This brings a problem: once the user needs change, the original code needs to be changed. If the amount of code is huge, the maintenance and development cost is too large, time-consuming and laborious.

To solve this problem, it can be changed as follows:

  1. Add a set interface in the service layer
public interface UserService {
    void getUser();
    void setUserDao(UserDao userDao);
}
  1. The UserServiceImpl business implementation class changes to:
public class UserServiceImpl implements UserService{
    private UserDao userDao;
    //Dynamic value injection using set
    @Override
    public void setUserDao(UserDao userDao) {
        this.userDao = userDao;
    }
    @Override
    public void getUser() {
        //The business layer is transferred to the DAO layer, and the combination mode is used
        userDao.getUser();
    }
}
  1. MyTest.java becomes:
public class MyTest {
    public static void main(String[] args) {
        //In the three-tier architecture, users call the business layer, and they do not need to contact the DAO layer
        UserService userService = new UserServiceImpl();
        userService.setUserDao(new UserOracleImpl());
        userService.getUser();
    }
}

In this way, what the user needs does not depend on the programmer. The user can pass the written interface implementation class as a parameter.

4. The first hello spring

Let's talk about the idea I understand: after java creates the object, we hand it over to Spring for management. When we need to use it, we can get it from Spring.

Each entity class needs to set the set method (principle: IOC theory), otherwise the Spring configuration will report an error.

  1. Create an entity class (pojo):
public class Hello {
    private String str;

    public String getStr() {
        return str;
    }
    public void setStr(String str) {
        this.str = str;
    }
    @Override
    public String toString() {
        return "Hello{" +
                "str='" + str + '\'' +
                '}';
    }
}
  1. Create a Bean.xml file (Spring configuration file), which is the configuration template used every time:
<?xml version="1.0" encoding="UTF-8"?>
<beans xmlns="http://www.springframework.org/schema/beans"
       xmlns:xsi="http://www.w3.org/2001/XMLSchema-instance"
       xsi:schemaLocation="http://www.springframework.org/schema/beans http://www.springframework.org/schema/beans/spring-beans.xsd">


</beans>

ips: ieda can automatically generate Spring configuration files. Right click and select new - > XML configuration file - > Spring configuration file

  1. On the basis of the above entity class, configure a bean.xml object:
<?xml version="1.0" encoding="UTF-8"?>
<beans xmlns="http://www.springframework.org/schema/beans"
       xmlns:xsi="http://www.w3.org/2001/XMLSchema-instance"
       xsi:schemaLocation="http://www.springframework.org/schema/beans http://www.springframework.org/schema/beans/spring-beans.xsd">
<!--    use spring To create an object, in spring These are called Bean -->
    <bean id="hello" class="cn.sdablog.pojo.Hello">
        <property name="str" value="Spring"/>
    </bean>

</beans>
parameterdescriberemarks
beanRepresents an object (equivalent to a new object in java), and multiple objects can be setlabel
idClass name of the objectattribute
classclass object requiring newattribute
propertySet a value for the property in the objectSub label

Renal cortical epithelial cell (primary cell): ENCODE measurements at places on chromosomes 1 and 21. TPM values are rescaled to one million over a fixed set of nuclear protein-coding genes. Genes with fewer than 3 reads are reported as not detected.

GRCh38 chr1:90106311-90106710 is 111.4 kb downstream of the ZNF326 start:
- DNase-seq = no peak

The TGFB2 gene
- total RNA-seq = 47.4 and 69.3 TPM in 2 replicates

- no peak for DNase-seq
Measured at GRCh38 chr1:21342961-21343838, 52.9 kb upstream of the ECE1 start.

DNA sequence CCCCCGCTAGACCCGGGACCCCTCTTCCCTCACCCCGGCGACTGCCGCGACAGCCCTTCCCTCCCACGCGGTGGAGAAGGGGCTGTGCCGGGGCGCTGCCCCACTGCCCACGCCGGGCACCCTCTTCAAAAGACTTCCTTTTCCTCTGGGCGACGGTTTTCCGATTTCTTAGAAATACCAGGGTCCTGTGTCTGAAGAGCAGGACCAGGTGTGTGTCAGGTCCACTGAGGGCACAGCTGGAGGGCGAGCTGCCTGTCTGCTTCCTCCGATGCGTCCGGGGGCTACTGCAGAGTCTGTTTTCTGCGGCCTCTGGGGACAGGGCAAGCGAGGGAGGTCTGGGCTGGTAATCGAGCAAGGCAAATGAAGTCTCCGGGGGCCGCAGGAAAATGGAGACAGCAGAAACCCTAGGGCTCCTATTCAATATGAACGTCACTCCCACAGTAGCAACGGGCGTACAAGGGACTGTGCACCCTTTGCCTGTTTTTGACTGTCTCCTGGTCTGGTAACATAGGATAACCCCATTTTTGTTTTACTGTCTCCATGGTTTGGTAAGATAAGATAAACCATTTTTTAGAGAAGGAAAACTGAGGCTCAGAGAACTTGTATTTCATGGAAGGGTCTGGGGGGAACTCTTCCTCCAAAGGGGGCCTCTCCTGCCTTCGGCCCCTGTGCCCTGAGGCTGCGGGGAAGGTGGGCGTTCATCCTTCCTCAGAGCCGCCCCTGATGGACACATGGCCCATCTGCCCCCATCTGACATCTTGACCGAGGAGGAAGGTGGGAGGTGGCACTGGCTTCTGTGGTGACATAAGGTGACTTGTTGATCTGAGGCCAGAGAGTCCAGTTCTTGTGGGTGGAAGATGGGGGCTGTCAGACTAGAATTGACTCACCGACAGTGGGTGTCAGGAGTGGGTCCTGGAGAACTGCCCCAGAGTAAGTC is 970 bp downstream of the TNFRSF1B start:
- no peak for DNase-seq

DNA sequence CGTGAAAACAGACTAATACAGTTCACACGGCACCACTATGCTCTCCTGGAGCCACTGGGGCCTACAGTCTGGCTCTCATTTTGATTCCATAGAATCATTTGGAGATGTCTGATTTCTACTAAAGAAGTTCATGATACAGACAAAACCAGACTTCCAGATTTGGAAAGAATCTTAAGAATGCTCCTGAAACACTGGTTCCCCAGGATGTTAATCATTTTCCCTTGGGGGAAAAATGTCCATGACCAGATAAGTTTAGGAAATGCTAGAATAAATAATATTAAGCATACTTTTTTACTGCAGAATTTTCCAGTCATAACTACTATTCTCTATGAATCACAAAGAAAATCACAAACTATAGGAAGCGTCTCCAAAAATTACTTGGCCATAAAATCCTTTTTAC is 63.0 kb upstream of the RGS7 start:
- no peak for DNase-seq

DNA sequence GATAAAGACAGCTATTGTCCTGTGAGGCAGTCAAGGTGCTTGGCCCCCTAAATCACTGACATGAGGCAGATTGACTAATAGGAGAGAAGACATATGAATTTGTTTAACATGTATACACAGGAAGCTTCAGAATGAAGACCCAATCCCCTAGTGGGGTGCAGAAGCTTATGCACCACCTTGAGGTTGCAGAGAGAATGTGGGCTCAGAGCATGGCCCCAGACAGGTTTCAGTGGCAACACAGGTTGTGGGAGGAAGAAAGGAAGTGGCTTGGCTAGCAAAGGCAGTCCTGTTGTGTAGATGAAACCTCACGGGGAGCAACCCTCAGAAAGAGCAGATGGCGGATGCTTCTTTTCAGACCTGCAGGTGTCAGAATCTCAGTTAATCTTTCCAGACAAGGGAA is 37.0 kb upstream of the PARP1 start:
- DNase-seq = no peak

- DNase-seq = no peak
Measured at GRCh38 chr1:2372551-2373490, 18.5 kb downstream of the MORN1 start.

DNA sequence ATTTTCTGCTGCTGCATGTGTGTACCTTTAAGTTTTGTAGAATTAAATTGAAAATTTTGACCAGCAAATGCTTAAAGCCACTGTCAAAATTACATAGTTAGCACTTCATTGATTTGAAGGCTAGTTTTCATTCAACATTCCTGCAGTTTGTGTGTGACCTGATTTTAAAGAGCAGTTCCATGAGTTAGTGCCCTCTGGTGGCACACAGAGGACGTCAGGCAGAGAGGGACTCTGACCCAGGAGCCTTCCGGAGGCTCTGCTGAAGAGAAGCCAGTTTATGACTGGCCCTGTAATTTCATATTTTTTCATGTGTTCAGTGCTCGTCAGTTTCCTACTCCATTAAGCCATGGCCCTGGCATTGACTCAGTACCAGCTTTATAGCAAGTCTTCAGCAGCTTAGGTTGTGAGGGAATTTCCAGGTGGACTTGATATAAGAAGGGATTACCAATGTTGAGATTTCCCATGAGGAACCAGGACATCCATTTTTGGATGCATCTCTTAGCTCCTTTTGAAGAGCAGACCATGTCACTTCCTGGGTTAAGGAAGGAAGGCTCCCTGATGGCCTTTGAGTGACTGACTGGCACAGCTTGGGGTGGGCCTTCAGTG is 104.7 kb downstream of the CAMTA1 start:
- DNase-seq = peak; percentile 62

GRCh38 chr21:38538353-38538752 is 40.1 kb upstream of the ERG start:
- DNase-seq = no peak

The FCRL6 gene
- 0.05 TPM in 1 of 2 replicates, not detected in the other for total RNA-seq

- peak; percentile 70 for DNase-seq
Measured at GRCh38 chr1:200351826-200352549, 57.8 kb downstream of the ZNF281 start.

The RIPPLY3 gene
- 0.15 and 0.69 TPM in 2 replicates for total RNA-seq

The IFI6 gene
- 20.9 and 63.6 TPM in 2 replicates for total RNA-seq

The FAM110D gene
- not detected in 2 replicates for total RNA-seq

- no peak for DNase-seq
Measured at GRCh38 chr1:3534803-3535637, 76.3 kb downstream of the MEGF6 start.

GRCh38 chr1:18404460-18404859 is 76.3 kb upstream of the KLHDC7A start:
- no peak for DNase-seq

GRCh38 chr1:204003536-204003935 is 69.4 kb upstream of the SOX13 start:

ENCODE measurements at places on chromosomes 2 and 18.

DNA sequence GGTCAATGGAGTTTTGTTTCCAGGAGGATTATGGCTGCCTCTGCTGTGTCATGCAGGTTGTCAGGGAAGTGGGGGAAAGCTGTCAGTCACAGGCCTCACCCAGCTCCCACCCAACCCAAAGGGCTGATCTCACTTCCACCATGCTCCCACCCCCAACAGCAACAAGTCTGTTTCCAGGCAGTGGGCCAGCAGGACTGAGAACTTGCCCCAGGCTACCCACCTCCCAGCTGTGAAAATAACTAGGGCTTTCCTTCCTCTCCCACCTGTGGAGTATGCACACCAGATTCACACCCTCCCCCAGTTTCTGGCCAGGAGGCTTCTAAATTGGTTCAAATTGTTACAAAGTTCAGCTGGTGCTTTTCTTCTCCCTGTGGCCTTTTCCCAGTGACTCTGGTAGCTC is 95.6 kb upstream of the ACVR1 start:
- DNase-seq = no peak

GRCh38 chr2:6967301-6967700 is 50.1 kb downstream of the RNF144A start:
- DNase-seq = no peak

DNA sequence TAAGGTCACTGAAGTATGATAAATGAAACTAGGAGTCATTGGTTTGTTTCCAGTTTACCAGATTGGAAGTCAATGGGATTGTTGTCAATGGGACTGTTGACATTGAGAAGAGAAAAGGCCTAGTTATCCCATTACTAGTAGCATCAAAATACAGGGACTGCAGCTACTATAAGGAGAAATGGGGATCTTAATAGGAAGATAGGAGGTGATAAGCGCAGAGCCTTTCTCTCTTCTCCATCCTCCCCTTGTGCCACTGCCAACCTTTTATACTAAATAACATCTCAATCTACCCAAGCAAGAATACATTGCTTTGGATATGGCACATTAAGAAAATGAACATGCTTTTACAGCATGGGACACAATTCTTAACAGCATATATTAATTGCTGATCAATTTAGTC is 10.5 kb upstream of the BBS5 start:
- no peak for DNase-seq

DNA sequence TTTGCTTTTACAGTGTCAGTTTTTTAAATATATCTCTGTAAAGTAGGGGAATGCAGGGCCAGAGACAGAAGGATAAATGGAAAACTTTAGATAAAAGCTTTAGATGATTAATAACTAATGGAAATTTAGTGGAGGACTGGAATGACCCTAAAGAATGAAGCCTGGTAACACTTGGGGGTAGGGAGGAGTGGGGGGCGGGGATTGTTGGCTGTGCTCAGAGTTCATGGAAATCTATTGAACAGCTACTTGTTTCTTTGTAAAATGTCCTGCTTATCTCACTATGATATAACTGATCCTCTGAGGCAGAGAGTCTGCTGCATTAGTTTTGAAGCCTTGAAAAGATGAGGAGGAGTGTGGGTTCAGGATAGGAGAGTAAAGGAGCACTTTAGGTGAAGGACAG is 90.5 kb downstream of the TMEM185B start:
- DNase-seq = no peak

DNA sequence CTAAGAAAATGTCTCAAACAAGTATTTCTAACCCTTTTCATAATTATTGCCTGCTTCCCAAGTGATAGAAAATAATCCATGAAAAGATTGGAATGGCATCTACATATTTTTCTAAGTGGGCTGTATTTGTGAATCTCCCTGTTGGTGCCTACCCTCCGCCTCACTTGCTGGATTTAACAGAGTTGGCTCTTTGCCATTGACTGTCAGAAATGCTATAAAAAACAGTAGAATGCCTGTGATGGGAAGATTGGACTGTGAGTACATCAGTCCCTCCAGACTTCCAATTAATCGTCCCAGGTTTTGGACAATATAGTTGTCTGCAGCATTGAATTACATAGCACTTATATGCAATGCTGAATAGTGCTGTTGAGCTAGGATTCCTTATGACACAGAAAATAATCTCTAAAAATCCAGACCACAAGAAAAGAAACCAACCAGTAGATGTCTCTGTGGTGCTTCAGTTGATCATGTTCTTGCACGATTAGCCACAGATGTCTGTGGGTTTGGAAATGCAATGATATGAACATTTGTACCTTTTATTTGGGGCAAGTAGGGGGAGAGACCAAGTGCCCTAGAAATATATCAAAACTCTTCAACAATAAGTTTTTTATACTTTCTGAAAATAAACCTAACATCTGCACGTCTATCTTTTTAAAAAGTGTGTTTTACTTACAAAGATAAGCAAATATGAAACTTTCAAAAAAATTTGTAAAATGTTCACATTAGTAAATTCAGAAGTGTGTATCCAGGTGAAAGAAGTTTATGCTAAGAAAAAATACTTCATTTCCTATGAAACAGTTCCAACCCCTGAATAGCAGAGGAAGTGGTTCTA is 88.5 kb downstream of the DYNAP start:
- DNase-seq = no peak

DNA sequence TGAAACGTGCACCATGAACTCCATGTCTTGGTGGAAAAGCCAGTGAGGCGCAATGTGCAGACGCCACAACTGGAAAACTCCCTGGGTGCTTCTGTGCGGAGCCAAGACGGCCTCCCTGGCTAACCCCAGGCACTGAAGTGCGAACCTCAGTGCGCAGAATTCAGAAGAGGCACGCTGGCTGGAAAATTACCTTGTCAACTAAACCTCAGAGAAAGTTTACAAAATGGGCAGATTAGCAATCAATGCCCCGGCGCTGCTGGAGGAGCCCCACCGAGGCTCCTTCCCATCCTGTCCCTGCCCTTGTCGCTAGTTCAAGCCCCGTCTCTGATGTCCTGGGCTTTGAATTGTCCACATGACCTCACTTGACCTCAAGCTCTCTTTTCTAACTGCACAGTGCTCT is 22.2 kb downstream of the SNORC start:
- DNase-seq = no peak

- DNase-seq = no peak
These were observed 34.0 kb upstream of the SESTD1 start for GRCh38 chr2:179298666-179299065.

nameProperty name set in entity classChild label properties
valueThe value set for the propertyChild label properties

Tip:
If the entity class is managed by Spring, you can see a small leaf on the entity class. Click to jump to the corresponding configuration xml.

  1. A test class MyTest:
public class MyTest {
    public static void main(String[] args) {
        //Get spring context object
        ApplicationContext context = new ClassPathXmlApplicationContext("beans.xml");
        //Our objects are now managed in spring. We just need to get them directly
        Hello hello = (Hello) context.getBean("hello");
        System.out.println(hello.toString());
    }
}

Note: "ApplicationContext context = new ClassPathXmlApplicationContext(" beans.xml ")" this is fixed code, which is to obtain the object in your bean file and assign it to the context.

getBean method: get the object in Spring (pass in the object name).

Output results:

Note: the implementation class obtained by the Spring container through id instantiates the parameterless structure by default.

5. IOC creation method

  1. Create objects using parameterless construction (default)
  2. Creating objects with parametric constructs
  • Subscript assignment
<bean id="hello" class="cn.sdablog.pojo.Hello">
     <constructor-arg index="0" name="name" value="Zhang San"/>
</bean>

In the parameterized construction of hello class, the number of parameters.

  • Parameter name
<bean id="hello" class="cn.sdablog.pojo.Hello">
     <constructor-arg name="name" value="Zhang San"/>
</bean>

6. Spring configuration description

6.1 alias

<!-- Alias. If an alias is added, you can use the alias to get this object-->
<alias name="userDao" alias="hello2"/>

6.2 Bean configuration

<!--    id:bean Unique identification of
        class: bean Fully qualified name corresponding to the object, package name+type
        name: It's an alias, and name Multiple aliases can be taken at the same time
-->
    <bean id="hello" class="cn.sdablog.pojo.Hello" name="hello3">
        <property name="name" value="Zhang San"/>
    </bean>

6.3import

This import is generally used for team development. Multiple configuration files can be imported and merged into one